Ian North’s Canberra Suite Series 1981,
Canberra Museum and Gallery 2014
On exhibition: # 6, 11, 12 17, 20,24
It was while visiting the Canberra Gallery for another exhibition that we spotted these six works by the artist/photographer Ian North. On exhibition were colour photographs from Ian’s suite of 24 images, the Canberra Suite Series (1981).
These images were taken of Canberra suburbs and feature infrastructure, roads, the streets, the houses, their gardens, the fences, and other typical views of the time.
All the photographs are linked together in this suite through the absence of people and the ever-present rich blue skies. Those Canberra intense blue skies are famous, especially in winter (right now).
Canberra is located inland which is unusual for a major Australian city. At the time these images were a portrayal of the artist’s reaction to the urban fabric that was coming of age in as the nation’s capital and home for Canberrans. People had been moving to Canberra in large numbers in the 1970s and 1980s and so the many of the new residents were experiencing an urban environment that was not familiar.
Many people coming to Canberra were taken aback by the abundance of trees and shrubs, the very orderly suburbs and the eerily absence of people from the streets. People did not walk or spend time outside instead they drove everywhere and then disappeared.
This unfamiliarity was often the subject of scorn by people coming to Canberra from places with a different urban character.
The nature of the city is that it is based within a regional and rural area. The city was and continues to be developed as a garden city, even though the surrounding climate is alien to there being such well manicured and abundant gardens and lawns.
Ian North’s suite of photographs captured the open air character of the city and its suburbs being the places where its residents lived, worked and traveled.
In all these images the people are absent. This feeling that the people did not occupy the open spaces and were in hiding more often than not was very much the conclusion that people had of the place in the seventies and eighties.
The question is that as the urban areas have expanded and the inner suburbs have been infilled, how much has the atmospherics of the national capital changed? In comparison to other major inner areas, the main suburban areas of Canberra are still quiet. This of course is the aura that many residents see as the bonus of living here in comparison to the ever increasing crowded and noisy areas of other Australian cities.
The open and quiet atmospheres captured by Ian North from these previous decades are the things that many residents now wish to hang onto and enhance rather than see them be redeveloped into something that is the just the same as other cities.
The formalism and beautiful use of colour in Ian North’s images is still as engaging today as it was when they were first exhibited. The artist has expertly captured that Canberra light. These photographs are very much first about light and then the nature of the urban subjects. The ambience Ian North created back then is still working today in 2014 as I noticed that visitors who walked past them, stopped, and then took a few moments to experience the each artwork.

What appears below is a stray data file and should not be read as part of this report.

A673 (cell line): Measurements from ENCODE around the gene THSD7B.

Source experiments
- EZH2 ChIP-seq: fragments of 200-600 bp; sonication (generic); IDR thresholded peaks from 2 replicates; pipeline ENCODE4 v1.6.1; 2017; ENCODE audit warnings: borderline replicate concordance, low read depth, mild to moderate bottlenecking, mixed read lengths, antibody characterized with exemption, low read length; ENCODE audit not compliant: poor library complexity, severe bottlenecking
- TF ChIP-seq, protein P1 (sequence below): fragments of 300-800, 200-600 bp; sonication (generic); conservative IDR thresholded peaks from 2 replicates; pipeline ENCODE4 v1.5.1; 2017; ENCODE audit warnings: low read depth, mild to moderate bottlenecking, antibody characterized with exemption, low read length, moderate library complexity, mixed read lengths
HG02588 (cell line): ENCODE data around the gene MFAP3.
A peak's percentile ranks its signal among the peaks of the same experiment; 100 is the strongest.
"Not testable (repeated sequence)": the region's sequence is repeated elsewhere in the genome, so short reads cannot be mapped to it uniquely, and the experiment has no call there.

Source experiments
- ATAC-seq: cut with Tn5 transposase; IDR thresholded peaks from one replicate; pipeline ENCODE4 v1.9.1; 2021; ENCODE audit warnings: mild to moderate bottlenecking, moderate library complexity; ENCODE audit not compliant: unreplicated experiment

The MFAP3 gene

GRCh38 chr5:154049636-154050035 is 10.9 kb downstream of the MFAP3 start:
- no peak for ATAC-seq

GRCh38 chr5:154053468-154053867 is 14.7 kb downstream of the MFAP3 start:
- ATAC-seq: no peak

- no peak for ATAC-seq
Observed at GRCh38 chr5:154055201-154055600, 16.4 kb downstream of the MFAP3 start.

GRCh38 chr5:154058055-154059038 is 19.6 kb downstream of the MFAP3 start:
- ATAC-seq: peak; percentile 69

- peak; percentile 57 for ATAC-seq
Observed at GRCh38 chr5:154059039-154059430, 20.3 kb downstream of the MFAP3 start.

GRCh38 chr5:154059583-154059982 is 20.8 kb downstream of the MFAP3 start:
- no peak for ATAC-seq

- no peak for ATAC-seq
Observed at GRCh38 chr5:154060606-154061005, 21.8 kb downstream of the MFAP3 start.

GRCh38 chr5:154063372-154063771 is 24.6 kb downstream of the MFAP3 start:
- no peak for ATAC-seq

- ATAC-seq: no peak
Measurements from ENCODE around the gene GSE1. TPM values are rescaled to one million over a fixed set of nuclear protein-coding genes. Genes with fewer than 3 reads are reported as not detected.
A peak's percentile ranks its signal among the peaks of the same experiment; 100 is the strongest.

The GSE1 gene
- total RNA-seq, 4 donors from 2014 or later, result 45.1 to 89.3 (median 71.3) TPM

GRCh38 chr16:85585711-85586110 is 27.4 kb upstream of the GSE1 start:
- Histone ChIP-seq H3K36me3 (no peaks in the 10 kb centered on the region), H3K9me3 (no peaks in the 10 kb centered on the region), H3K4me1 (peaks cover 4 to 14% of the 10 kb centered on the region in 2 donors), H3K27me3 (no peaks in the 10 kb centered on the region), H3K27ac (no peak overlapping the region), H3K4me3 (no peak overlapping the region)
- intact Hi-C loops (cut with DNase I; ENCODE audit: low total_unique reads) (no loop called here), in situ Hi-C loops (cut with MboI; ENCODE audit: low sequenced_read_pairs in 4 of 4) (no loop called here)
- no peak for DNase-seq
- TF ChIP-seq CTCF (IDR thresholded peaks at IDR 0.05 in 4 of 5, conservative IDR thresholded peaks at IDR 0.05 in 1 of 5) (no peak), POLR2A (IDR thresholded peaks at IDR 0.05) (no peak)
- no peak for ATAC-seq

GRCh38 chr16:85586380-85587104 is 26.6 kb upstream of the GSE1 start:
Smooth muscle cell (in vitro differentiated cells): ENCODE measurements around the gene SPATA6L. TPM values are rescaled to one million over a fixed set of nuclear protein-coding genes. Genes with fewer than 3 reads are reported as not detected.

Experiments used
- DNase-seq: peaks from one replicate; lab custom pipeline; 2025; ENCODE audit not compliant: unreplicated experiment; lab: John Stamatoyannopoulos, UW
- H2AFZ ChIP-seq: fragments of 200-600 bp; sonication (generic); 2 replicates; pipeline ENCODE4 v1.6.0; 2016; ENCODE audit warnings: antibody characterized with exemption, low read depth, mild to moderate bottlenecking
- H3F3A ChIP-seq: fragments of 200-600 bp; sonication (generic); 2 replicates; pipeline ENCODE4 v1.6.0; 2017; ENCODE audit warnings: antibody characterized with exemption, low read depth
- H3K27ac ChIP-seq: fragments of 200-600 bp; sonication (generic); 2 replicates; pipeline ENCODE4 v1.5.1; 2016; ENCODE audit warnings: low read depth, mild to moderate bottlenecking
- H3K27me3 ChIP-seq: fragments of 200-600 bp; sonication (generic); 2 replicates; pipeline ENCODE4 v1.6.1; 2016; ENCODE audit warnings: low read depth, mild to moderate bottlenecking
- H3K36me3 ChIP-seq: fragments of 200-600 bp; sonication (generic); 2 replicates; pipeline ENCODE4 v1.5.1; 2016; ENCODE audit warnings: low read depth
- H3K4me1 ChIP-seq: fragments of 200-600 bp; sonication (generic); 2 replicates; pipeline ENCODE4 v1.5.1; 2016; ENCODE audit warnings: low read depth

Here are some descriptive words taken from the Art Gallery of NSW:
North’s methodology is concerned with the processes of vision and interaction as they have shaped the landscape.
The emotional ambivalence of the images is reflected in their use of colour, like that of postcards. As one of the first instances of larger format colour art photography in Australia, the images topographically map space as a depersonalised, banal subject. Yet their colour, like that of landscape painting, highlights flora, revealing the number of non-native plants included in Canberra’s design.
I am not sure how long these six photographs are to be on exhibition. At the time of uploading this post, there is no mention of them on the gallery’s website.
An interesting coincidence. The previous time that we were in this gallery, we spotted Ian North walking in front of these exhibition windows which at the time featured other artwork. I am not sure whether Ian was aware that in just a few months his own works would be right where we met up. So this time, we spotted his art. I wonder who or what will happen next time we visit this spot within the gallery?
I highly recommend a visit to see these images while the opportunity presents itself. My photographs above to not do them justice – you must see them in the flesh within the Canberra Museum and Gallery.
The request I have is for there to be an exhibition of more of this wonderful Canberra suite and to have it combined with later works by Ian North whereby he has returned to other urban areas to capture the contemporary nuance of our built environments. This could then be joined by other photographers who have explored similar themes. There’s a rich and large exhibition of photographs just waiting to happen.
Ian North is represented through the Greenaway Art Gallery in Adelaide.
PS: the exhibition we went to see was: Elioth Gruner: the texture of light. this exhibition finishes 22 June.
Paul Costigan, 10 June 2014